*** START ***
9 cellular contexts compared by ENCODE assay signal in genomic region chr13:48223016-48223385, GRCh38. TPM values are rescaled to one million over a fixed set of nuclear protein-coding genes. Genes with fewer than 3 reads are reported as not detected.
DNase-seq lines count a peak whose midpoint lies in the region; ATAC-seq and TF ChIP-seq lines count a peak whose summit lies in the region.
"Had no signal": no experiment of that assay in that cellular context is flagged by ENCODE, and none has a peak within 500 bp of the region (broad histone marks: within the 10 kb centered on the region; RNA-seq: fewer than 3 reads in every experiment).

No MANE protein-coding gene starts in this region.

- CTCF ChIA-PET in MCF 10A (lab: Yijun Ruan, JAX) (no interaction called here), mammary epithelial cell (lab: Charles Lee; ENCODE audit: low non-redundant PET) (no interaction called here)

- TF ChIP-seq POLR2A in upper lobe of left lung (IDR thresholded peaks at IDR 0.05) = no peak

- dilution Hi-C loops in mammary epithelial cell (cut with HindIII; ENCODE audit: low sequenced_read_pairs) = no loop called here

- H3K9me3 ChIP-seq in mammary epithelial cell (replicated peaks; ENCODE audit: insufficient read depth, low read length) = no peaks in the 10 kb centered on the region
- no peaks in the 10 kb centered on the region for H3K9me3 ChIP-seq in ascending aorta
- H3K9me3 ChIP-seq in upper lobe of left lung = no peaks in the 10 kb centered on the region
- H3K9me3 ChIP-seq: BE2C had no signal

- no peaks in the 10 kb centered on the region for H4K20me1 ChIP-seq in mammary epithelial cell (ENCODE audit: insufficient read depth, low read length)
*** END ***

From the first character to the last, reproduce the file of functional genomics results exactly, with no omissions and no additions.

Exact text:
9 cellular contexts compared by ENCODE assay signal in genomic region chr13:48223016-48223385, GRCh38. TPM values are rescaled to one million over a fixed set of nuclear protein-coding genes. Genes with fewer than 3 reads are reported as not detected.
DNase-seq lines count a peak whose midpoint lies in the region; ATAC-seq and TF ChIP-seq lines count a peak whose summit lies in the region.
"Had no signal": no experiment of that assay in that cellular context is flagged by ENCODE, and none has a peak within 500 bp of the region (broad histone marks: within the 10 kb centered on the region; RNA-seq: fewer than 3 reads in every experiment).

No MANE protein-coding gene starts in this region.

- CTCF ChIA-PET in MCF 10A (lab: Yijun Ruan, JAX) (no interaction called here), mammary epithelial cell (lab: Charles Lee; ENCODE audit: low non-redundant PET) (no interaction called here)

- TF ChIP-seq POLR2A in upper lobe of left lung (IDR thresholded peaks at IDR 0.05) = no peak

- dilution Hi-C loops in mammary epithelial cell (cut with HindIII; ENCODE audit: low sequenced_read_pairs) = no loop called here

- H3K9me3 ChIP-seq in mammary epithelial cell (replicated peaks; ENCODE audit: insufficient read depth, low read length) = no peaks in the 10 kb centered on the region
- no peaks in the 10 kb centered on the region for H3K9me3 ChIP-seq in ascending aorta
- H3K9me3 ChIP-seq in upper lobe of left lung = no peaks in the 10 kb centered on the region
- H3K9me3 ChIP-seq: BE2C had no signal

- no peaks in the 10 kb centered on the region for H4K20me1 ChIP-seq in mammary epithelial cell (ENCODE audit: insufficient read depth, low read length)